Yes API Gives You Real-time and Historical Radio Playlists

Kevin Farnham
Dec. 02 2008, 02:58AM EST

Yes.com is a unique community-oriented music site that provides real-time and historical information about songs played on United States terrestrial radio stations. Besides this up-to-the-minute database, Yes has social features like chat rooms for specific radio stations or for a specific artists, like the Yes.com Pink Floyd page showing which radio stations are currently playing or recently played Pink Floyd songs. In addition they also offer an API that developers can build on (our Yes API profile).

The API provides methods to search for radio stations, song logs, the top 100 song chart for a station, and more. Paul Lamere over at Sun recently evaluated the Yes API, and had this to say:

This is a gold mine of data about popular music. Folks interested in automatic generation of playlists can mine song sequences from professionally curated playlists. Music marketeers can learn what music is popular in various geographic locations. Music recommenders can mine data about what songs are being played together on the radio stations.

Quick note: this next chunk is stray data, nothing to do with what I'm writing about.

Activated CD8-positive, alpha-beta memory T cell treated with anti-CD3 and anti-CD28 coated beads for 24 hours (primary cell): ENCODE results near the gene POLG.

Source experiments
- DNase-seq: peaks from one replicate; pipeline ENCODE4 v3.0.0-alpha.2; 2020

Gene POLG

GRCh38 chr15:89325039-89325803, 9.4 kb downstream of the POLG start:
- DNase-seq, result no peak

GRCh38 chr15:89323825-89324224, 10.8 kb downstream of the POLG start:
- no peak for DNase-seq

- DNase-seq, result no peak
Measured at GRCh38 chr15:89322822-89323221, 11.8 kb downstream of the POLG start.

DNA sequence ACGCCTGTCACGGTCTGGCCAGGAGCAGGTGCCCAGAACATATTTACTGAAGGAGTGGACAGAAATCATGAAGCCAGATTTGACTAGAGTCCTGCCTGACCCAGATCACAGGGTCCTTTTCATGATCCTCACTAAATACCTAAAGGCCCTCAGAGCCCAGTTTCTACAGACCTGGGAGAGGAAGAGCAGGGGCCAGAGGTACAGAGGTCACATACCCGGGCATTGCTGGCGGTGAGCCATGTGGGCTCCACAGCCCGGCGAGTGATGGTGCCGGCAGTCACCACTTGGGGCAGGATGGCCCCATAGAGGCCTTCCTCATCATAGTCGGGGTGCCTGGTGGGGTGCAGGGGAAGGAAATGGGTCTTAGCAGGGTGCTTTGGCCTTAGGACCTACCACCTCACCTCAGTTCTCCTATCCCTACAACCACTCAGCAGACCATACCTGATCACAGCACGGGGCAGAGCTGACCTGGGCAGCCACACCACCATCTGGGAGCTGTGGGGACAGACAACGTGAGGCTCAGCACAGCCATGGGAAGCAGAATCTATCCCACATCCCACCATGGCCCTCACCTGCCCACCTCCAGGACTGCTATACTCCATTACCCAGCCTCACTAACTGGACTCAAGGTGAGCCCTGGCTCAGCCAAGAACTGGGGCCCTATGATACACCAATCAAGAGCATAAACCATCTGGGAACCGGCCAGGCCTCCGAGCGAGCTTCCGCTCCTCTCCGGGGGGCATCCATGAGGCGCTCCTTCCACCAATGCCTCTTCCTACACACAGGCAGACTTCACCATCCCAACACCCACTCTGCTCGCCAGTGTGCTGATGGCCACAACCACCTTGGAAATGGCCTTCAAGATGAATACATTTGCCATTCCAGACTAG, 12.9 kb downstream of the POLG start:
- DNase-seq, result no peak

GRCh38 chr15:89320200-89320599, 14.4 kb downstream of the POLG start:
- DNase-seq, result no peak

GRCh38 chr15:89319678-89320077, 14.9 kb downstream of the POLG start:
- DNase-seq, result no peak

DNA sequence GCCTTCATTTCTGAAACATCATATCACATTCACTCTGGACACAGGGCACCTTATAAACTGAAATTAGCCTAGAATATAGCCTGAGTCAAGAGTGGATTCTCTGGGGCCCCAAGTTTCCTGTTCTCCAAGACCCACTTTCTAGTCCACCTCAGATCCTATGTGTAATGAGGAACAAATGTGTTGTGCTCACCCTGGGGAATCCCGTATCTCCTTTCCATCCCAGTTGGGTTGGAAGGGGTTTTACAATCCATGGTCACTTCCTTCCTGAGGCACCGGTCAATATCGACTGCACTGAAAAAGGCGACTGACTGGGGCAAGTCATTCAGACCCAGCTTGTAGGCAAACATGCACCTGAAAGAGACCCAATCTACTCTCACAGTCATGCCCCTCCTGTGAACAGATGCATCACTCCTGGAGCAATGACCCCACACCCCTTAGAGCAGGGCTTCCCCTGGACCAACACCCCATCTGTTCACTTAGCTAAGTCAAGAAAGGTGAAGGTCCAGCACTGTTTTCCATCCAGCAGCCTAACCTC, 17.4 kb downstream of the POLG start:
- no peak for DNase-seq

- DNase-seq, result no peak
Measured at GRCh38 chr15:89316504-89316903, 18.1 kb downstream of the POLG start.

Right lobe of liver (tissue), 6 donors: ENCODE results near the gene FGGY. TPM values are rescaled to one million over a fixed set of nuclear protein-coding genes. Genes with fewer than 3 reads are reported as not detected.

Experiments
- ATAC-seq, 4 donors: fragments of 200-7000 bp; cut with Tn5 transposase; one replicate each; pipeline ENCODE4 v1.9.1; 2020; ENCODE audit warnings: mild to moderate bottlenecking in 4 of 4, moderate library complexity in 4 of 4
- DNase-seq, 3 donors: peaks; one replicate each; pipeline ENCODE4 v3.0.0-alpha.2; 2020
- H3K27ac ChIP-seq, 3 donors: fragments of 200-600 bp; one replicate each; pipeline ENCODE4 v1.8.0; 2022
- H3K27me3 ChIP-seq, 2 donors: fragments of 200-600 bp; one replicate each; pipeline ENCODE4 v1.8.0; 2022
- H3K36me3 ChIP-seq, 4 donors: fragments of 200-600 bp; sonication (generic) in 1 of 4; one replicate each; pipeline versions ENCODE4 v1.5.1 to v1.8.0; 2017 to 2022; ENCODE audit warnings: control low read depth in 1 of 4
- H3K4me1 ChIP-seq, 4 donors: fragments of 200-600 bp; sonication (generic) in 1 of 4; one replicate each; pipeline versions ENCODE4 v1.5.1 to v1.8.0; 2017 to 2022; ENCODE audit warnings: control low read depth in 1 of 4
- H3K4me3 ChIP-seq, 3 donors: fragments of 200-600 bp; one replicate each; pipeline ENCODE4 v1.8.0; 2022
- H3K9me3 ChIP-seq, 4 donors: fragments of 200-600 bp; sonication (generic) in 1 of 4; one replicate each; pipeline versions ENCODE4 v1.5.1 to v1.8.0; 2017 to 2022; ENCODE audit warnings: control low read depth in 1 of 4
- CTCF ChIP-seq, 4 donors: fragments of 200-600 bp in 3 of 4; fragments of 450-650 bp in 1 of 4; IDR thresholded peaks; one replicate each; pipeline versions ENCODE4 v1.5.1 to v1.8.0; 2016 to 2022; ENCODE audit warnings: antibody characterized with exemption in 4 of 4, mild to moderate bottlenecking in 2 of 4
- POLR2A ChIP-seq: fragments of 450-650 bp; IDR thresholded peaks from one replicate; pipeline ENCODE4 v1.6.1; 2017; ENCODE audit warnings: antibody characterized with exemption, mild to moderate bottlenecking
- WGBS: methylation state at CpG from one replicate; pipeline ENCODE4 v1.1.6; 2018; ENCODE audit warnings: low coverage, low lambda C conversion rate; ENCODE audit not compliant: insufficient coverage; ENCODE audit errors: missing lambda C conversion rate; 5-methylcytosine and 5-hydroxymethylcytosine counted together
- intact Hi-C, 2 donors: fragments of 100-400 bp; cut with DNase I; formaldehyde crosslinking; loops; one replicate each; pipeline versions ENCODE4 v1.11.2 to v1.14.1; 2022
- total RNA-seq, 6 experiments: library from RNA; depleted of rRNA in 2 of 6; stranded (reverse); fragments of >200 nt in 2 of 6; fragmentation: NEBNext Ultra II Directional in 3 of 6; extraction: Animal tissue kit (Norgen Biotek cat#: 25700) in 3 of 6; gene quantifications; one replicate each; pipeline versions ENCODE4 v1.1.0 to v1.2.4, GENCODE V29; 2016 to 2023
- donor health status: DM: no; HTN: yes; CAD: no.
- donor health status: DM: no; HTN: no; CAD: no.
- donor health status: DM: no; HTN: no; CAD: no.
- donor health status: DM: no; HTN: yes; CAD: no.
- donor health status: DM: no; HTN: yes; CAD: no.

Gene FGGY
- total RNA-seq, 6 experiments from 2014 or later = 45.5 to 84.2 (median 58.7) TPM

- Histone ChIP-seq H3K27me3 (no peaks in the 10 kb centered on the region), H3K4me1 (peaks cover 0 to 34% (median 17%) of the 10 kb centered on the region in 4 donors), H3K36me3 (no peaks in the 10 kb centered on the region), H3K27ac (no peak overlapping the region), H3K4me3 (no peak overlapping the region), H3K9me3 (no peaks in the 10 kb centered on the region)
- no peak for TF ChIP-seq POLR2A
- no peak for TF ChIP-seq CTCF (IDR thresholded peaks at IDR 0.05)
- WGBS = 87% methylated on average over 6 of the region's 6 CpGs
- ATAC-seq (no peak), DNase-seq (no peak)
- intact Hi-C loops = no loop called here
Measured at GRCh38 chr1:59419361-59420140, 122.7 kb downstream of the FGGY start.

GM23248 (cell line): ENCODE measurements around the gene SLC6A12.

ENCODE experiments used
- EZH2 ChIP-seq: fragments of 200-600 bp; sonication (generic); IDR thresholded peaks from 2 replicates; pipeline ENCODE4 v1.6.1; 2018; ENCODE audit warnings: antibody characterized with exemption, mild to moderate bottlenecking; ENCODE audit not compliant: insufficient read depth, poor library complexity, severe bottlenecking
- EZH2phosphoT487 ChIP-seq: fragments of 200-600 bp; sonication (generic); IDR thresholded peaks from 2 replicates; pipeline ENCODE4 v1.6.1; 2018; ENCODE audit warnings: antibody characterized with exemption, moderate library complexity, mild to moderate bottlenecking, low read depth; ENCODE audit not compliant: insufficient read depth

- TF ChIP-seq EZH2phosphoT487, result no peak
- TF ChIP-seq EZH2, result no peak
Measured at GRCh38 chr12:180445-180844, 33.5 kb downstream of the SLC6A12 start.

The Yes API is REST-based with data is returned in JSON format. The API is open: no signup is required, no API key is required, and there are no daily limits on calls to the API. The API is licensed under the Creative Commons Attribution-Noncommercial-No Derivative Works license. Developers should reference the Yes API Terms of Use for additional licensing details (for example, the conditions for commercial use and real-time feeds).

Embeddable code/widgets that use the API are available at http://get.yes.com. The Yes API mailing list is available for discussion of the API and its applications. See our Yes API profile for additional information.


We now have 2 Yes mashups in our directory built on the Yes API: iRadioApp.com and RadioHog.com. RadioHog lets you search for radio stations by call sign or zip code (more at our RadioHog profile). With iRadioApp shown above (our iRadioApp profile), you can select a city and see all the songs that are playing right now on area radio stations.

Yes.com and the Yes API are an exciting development in the realm of music information databases. Paul Lamere's commendations are right on target:

Well done to the Yes.com developers for providing such a clean and easy to use API - and well done to the Yes.com business folk who realize the value in making this data available.

Kevin Farnham

Comments

Comments(3)

User HTML

  • Allowed HTML tags: <a> <em> <strong> <cite> <blockquote> <code> <ul> <ol> <li> <dl> <dt> <dd>
  • Lines and paragraphs break automatically.
  • Web page addresses and e-mail addresses turn into links automatically.

Where do they get the data? There is no cheap way top get it. This seems sketchy. I smell a lawsuit.